Believe it or not, there are senators who think like the rest of us, especially when it comes to filing the complicated annual federal tax forms. "Why is this so hard?" asks Democratic Sen. Dick Durbin of Illinois. "It's a hidden tax on Americans of about $250 a year," adds fellow Illinois Sen. Mark Kirk, a Republican.
But they're not just whining. Egged on by Kirk at a hearing this month, Durbin, chairman of the Senate Appropriations subcommittee that oversees the Internal Revenue Service, wants a disinterested IRS to look into drawing up software like TurboTax and offering it free to Americans on the agency's website. "We can eliminate the middle man," Durbin said. "It may save taxpayers money."
The idea was Kirk's, raised near the end of testimony from IRS Commissioner Douglas Shulman, whose $12 billion annual budget doesn't include any spending for free taxpayer software. Kirk estimated it would cost $20 million to $30 million to develop. He argued that Americans spend too much time and money filing taxes and that the agency should make helping taxpayers its priority. His idea: "That an American doesn't pay TurboTax, doesn't pay H&R Block, simply logs onto the IRS website, fills out their taxes in an accurate, complete way in which the software is handling all of the complexity, and the amount of time spent complying with federal law drops like a rock."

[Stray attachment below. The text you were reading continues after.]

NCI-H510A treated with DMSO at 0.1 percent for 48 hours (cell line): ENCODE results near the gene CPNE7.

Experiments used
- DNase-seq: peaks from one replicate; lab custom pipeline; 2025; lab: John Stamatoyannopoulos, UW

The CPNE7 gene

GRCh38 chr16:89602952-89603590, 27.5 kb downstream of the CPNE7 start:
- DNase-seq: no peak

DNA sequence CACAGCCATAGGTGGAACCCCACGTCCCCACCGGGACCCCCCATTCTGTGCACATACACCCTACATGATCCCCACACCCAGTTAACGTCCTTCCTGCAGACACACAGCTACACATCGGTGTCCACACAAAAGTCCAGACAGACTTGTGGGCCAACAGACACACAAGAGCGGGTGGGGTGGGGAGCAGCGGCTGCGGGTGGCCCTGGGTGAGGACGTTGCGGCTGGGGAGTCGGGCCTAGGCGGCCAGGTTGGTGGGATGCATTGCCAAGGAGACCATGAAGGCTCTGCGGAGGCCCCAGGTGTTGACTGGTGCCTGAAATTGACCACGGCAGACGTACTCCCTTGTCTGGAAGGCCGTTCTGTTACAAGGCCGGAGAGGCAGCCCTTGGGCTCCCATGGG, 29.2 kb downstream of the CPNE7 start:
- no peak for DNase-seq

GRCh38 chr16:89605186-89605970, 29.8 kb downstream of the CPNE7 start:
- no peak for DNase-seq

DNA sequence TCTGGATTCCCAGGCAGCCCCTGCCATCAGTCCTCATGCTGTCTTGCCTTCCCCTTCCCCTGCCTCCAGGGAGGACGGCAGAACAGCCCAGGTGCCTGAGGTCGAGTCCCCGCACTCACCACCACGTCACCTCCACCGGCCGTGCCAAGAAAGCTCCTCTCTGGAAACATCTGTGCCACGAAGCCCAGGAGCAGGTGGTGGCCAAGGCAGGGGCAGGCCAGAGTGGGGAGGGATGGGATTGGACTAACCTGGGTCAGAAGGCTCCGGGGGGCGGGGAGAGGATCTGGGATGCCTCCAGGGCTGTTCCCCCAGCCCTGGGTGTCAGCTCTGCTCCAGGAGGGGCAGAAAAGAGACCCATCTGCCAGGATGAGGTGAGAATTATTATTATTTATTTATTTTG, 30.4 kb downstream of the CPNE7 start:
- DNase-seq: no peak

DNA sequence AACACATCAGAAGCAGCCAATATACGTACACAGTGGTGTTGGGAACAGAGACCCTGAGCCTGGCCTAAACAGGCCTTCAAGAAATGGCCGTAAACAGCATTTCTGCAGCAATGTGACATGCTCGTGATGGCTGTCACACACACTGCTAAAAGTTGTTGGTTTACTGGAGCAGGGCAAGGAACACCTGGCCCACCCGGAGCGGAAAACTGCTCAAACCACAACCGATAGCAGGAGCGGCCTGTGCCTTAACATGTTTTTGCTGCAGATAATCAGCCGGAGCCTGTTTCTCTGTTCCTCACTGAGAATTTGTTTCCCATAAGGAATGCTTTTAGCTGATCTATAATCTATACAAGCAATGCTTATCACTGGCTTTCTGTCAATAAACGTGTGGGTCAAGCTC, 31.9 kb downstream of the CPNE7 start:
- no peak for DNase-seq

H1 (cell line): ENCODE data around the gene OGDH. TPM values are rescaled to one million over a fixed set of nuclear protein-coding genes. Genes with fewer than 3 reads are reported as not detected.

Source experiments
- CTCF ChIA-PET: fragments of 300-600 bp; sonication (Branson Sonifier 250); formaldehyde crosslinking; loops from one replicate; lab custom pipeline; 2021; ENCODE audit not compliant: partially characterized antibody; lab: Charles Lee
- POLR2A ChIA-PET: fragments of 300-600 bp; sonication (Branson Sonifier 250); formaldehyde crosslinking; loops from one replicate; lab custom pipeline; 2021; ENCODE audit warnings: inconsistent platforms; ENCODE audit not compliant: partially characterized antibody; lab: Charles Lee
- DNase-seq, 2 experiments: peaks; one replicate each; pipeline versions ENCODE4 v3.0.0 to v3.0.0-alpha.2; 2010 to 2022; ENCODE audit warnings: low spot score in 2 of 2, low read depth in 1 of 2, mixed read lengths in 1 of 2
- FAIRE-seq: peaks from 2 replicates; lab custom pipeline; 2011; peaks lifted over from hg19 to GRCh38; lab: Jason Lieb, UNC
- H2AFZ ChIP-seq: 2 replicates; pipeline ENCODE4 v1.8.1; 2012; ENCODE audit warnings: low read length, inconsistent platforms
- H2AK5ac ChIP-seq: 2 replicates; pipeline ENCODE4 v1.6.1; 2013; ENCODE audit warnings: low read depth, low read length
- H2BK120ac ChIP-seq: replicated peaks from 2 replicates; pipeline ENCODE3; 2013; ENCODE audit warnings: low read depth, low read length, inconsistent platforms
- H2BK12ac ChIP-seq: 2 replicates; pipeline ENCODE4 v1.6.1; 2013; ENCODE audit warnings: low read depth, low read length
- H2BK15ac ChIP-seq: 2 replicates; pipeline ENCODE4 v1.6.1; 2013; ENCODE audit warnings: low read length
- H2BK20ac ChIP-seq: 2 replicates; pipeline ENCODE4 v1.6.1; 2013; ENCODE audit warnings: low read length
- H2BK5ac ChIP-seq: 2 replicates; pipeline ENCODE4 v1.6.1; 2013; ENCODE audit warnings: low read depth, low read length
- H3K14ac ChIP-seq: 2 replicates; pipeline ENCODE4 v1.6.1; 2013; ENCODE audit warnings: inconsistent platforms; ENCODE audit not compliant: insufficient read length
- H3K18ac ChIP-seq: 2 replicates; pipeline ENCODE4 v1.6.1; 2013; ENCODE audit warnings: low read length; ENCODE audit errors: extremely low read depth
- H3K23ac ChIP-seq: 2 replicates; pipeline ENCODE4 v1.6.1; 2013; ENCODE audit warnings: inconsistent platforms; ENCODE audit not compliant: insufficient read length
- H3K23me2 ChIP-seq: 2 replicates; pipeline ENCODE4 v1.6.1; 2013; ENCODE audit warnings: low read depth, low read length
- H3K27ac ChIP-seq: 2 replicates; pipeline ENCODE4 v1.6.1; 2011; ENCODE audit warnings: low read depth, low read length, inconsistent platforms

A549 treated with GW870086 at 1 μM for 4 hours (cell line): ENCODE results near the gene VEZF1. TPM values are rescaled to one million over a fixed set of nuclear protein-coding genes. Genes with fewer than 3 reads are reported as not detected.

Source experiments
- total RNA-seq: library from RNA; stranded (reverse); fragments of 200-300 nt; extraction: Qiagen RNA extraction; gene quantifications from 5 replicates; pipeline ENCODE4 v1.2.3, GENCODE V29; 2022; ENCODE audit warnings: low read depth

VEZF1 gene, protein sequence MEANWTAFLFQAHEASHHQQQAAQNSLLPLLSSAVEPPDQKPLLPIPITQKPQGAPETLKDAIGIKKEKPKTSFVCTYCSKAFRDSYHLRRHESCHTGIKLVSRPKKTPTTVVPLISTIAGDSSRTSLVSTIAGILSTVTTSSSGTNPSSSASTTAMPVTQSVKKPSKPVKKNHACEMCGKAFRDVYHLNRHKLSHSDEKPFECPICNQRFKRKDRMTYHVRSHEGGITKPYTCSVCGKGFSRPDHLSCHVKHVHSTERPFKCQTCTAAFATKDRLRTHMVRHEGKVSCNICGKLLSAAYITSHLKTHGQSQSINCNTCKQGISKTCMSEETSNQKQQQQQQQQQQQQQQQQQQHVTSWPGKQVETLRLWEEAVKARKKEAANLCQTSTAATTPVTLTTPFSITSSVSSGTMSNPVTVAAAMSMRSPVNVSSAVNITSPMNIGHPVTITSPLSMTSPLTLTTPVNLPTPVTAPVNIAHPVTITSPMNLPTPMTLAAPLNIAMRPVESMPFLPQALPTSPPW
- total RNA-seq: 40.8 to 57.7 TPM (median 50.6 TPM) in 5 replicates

Shulman suggested, however, "I don't think it's quite that simple." Kirk responded that since the software companies have to check their programs with the IRS, it would probably be even easier for the IRS to do its own program since "you actually own all the rules."
Intuit, the TurboTax maker, notes that the IRS offers a service called Free File; however, it's limited to those with adjusted gross income of $58,000 or less. Shulman was saying that his agency had gotten lots of letters on both sides of the free software issue when Kirk declared: "Your mission should be to make it as easy as possible to comply with federal law, so this argument inside your shop should end in like an hour."
Durbin liked what he heard, noting at the hearing that his accountant died 15 years ago, forcing him to do his own taxes. "I'm a lawyer, I'm a senator. A tax return's not that complicated. I'll do it myself," he recalled thinking. It turned out to be difficult. "Every member of Congress should be required to do their own personal income tax return," he added. "I guarantee that we would have tax simplification overnight."